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If the bid by Braslyn was not accepted, David Sutin’s committee previously had told investors that Callidus would likely be insolvent, and its shares would be worth nothing.

CHRIS HELGREN/Reuters

In the conclusion to what one Callidus Capital Corp. director called "a sad story,” shareholders approved an offer Thursday to take the alternative lender private in a deal that values the company at just $42-million.

Callidus is controlled by financier Newton Glassman and lends to troubled businesses. In the early stage of its five-year run as a public company, Callidus had a market capitalization of more than $1-billion. Mr. Glassman, chairman of Callidus, announced in 2016 that the company was considering going private and repeatedly held out the prospect of buying out shareholders for between $18 and $22 a share, based on a valuation from National Bank Financial.

However, several years of operating losses and writedowns on bad loans left the Toronto-based lender in “financial distress,” said David Sutin, a Callidus director and chairman of the special committee that oversaw its sale, as he recommended on Thursday that shareholders accept a buyout offer from Braslyn Ltd., Callidus’s second-largest shareholder.

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If the bid by Braslyn was not accepted, Mr. Sutin’s committee previously had told investors that Callidus would likely be insolvent, and its shares would be worth nothing.

Callidus minority shareholders voted 78.7 per cent in favour of an offer to sell the company for 75 cents a share. The deal needed to be approved by a majority of minority shareholders.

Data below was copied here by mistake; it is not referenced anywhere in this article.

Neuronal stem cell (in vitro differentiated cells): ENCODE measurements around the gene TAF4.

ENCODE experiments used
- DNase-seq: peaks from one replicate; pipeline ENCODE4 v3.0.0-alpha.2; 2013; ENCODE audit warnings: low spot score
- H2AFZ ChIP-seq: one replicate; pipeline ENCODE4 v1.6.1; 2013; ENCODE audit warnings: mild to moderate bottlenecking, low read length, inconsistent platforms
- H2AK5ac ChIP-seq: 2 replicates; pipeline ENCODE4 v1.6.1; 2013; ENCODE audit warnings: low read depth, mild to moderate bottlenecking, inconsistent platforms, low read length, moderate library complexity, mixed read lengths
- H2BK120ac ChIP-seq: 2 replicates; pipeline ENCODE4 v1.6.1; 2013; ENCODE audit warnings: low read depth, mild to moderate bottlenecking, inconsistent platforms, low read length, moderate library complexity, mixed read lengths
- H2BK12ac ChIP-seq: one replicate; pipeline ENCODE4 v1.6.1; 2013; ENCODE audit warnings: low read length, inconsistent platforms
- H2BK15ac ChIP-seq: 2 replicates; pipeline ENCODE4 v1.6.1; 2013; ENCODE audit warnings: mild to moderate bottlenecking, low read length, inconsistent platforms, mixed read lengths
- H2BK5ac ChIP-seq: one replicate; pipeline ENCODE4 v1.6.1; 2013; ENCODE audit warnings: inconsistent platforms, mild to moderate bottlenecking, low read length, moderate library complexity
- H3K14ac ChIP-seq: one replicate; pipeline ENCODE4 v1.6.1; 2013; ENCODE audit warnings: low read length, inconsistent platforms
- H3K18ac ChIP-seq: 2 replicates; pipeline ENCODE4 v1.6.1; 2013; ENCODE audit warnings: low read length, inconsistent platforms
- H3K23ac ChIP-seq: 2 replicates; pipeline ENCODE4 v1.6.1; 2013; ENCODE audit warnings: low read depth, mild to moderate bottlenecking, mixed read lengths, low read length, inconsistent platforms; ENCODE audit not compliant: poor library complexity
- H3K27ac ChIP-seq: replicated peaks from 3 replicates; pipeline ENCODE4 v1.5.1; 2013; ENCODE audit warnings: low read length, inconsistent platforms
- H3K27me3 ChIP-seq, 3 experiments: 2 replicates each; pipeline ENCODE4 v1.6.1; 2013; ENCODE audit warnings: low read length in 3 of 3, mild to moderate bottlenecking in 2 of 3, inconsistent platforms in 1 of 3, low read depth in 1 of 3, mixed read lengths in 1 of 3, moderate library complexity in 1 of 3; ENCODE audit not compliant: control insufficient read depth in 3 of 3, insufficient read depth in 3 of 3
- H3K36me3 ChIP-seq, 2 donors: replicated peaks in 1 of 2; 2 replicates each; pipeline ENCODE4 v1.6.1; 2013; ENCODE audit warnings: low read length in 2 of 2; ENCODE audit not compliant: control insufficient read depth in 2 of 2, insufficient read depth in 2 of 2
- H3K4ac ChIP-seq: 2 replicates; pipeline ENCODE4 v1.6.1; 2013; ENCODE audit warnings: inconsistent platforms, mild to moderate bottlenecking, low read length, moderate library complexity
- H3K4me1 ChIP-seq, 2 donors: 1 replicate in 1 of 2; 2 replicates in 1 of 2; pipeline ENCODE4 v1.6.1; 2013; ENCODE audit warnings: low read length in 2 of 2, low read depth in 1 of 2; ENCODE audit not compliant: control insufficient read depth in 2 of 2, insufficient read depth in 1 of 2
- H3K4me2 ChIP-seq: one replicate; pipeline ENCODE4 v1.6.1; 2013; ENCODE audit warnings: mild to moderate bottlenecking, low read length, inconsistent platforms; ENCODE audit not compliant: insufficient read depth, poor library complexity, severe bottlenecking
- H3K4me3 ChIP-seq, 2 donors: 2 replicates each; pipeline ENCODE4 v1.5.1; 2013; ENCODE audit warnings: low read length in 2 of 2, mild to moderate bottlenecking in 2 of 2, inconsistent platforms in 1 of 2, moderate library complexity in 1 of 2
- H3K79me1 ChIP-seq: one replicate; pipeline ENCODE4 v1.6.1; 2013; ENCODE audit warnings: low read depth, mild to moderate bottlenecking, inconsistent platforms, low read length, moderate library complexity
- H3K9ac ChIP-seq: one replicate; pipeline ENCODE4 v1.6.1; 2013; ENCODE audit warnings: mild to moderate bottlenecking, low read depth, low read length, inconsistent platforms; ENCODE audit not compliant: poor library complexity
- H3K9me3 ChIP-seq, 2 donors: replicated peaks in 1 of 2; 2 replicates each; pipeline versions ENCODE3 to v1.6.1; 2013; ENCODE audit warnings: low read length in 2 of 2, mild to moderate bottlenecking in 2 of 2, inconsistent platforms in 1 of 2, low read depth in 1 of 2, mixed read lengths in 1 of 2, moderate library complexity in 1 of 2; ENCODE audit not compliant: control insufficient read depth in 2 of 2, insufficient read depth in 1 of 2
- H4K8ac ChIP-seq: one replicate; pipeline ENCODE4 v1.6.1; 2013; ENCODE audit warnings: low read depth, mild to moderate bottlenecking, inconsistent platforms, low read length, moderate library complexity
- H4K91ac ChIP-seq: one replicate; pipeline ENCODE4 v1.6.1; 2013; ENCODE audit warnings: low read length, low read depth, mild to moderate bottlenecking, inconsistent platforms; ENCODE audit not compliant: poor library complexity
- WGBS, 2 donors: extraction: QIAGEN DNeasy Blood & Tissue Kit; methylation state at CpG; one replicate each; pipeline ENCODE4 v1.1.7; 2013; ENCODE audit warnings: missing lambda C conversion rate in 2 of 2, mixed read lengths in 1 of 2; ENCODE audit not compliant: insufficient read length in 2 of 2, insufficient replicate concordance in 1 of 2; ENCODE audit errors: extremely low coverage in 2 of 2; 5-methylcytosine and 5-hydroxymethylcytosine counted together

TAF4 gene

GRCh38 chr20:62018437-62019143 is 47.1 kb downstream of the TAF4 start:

Mr. Glassman, who is also the chairman of Callidus parent Catalyst Capital Group Inc., did not attend Thursday’s meeting.

One self-described “long-term” Callidus shareholder who attended the 15-minute meeting declined to give his name but, in an exchange with Mr. Sutin, said Callidus directors and officers will be released from any responsibility for the company’s affairs as part of buyout and said: “I am not happy about that.”

Mr. Sutin responded that the situation was “a sad story” and said: “You’re not a happy shareholder, and there is no reason you should be.”

Braslyn is controlled by British billionaire Joe Lewis, who owns a resort in the Bahamas called Albany where Mr. Glassman has a vacation home. Braslyn currently owns a 14.5-per-cent stake in Callidus, while Catalyst holds 71 per cent of the lender. As part of the buyout of minority shareholders, Catalyst made a number of concessions to Braslyn, including an agreement that gives Mr. Lewis’s company 15 per cent of the proceeds from future Callidus asset sales.

Callidus went public in 2014 at $14 a share. The stock closed Thursday at 74 cents on the Toronto Stock Exchange and is expected to be delisted by the end of November.

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